Over the course of five decades, poet, novelist, artist, philosopher, and speculative architect Madeline Gins (1941–2014) developed a groundbreaking body of work that traverses disciplinary boundaries. She is best known for her collaborations with her husband, the artist Shūsaku Arakawa (1936–2010). Arakawa was already a young artist of note when they met in 1962. Collaboration quickly took flight as they expanded his painting practice into a series of 83 image-text panels, collectively titled The Mechanism of Meaning, constructed over the course of a decade. In addition to their art practices, Gins and Arakawa co-authored five books. Most notably, during their 45-year collaboration, they developed the Reversible Destiny architectural project, the goal of which was nothing less than to produce buildings and environments that have the capacity to defeat death. The theory behind this is delightfully complex yet, as their 2002 book Architectural Body outlines, it stems from the very sensible observation that architecture exists primarily in the service of the body. But what is the body in the first place? In speculating on this question much upending of ingrained assumptions ensues: Gins and Arakawa reframe not only the conceptual foundations of architecture, but also of the human, which they propose doesn’t exist apart from the body and environment; more properly, the human is an organism-person-environment (Architectural Body, 1). Five projects were realized and the Reversible Destiny Foundation, created by Gins and Arakawa in 2010 to promote their work, keeps this legacy alive.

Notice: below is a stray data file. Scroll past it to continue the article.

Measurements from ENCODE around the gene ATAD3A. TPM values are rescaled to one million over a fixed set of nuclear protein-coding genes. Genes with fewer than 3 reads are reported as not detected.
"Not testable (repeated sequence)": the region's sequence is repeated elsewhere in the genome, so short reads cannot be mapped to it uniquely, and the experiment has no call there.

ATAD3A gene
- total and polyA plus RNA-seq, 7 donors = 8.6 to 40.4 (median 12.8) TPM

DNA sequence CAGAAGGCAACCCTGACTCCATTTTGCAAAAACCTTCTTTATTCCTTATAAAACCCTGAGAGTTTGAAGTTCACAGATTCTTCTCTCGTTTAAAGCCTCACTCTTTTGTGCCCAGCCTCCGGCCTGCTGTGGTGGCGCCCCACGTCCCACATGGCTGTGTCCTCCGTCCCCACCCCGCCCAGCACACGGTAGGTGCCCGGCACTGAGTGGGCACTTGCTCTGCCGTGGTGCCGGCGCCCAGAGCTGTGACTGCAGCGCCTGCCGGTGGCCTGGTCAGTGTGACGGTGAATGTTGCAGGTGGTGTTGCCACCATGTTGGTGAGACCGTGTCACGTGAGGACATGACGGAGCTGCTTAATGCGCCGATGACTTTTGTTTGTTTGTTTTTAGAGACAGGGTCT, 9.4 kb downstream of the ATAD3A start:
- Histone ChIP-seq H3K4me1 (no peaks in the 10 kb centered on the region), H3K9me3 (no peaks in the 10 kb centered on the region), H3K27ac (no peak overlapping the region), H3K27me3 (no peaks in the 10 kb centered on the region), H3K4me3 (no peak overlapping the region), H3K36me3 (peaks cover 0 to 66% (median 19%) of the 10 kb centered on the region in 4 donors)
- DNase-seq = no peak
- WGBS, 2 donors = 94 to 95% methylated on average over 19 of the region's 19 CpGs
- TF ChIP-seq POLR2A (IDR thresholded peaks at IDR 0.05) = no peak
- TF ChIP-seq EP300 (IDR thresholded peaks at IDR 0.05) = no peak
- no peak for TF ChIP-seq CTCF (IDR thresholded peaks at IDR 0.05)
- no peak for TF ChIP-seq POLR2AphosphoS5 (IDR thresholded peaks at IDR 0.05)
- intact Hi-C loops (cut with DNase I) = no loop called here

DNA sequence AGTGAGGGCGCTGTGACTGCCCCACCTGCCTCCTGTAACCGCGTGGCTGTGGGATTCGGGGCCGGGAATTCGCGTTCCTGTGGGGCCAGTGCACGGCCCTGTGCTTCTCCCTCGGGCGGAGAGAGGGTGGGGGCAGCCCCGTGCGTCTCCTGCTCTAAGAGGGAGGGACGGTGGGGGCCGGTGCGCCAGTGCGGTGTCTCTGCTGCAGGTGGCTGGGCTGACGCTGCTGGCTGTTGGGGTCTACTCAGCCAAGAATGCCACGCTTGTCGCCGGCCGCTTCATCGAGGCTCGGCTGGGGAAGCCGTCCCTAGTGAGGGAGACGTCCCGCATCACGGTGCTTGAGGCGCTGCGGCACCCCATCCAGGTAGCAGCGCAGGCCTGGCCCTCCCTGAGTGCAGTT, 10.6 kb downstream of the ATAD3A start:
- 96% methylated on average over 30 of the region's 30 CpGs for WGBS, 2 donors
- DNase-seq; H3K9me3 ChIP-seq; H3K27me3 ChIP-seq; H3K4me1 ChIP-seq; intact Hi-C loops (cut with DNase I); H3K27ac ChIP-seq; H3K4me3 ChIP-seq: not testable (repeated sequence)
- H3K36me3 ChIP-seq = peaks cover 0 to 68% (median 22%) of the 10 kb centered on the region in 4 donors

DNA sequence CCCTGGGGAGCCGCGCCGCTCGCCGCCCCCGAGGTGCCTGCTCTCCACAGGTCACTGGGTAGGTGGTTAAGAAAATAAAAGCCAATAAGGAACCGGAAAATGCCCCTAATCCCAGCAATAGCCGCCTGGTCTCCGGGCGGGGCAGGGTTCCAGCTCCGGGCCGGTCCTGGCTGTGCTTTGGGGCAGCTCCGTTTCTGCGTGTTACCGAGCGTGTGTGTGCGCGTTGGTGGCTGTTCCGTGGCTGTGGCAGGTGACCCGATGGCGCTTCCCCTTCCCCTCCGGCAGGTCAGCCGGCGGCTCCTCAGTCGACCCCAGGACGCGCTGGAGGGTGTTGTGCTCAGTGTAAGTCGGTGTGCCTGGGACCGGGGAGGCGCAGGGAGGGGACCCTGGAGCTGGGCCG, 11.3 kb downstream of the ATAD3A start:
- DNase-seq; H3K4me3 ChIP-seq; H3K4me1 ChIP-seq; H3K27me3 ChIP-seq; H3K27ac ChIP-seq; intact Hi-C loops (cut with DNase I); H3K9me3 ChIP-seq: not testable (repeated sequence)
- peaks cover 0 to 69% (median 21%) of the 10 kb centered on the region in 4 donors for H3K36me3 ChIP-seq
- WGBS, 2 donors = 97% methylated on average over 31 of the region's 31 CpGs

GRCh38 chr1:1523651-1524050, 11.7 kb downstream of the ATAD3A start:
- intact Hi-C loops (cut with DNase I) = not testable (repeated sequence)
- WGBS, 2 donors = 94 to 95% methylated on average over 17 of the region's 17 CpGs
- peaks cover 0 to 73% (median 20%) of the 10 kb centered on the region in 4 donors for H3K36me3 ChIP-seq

Given these factors it is no wonder that the Reversible Destiny project and collaborations with Arakawa have overshadowed Gins’s independent literary production, much of which was unpublished or went out of print in her own lifetime. Who doesn’t want to learn how not to die? Who isn’t instantly charmed by the image of Arakawa and Gins, dated 2007, on the Foundation page of the Reversible Destiny website; they sit on the stoop of their residence and studio at 124 West Houston — she looking like a bohemian sphinx, he holding her hands tight with one hand, the other hand carelessly dangling the keys to what I imagine as a kingdom of creative and domestic bliss. That architecture against death and the romance of collaboration far overshadow Gins’s literary legacy should not lead us to assume that her independent writing is of lesser value than her collaborative work. The error of this assumption is made clear by Siglio Press’s publication of The Saddest Thing Is that I have had to Use Words: A Madeline Gins Reader, expertly introduced and edited by Lucy Ives.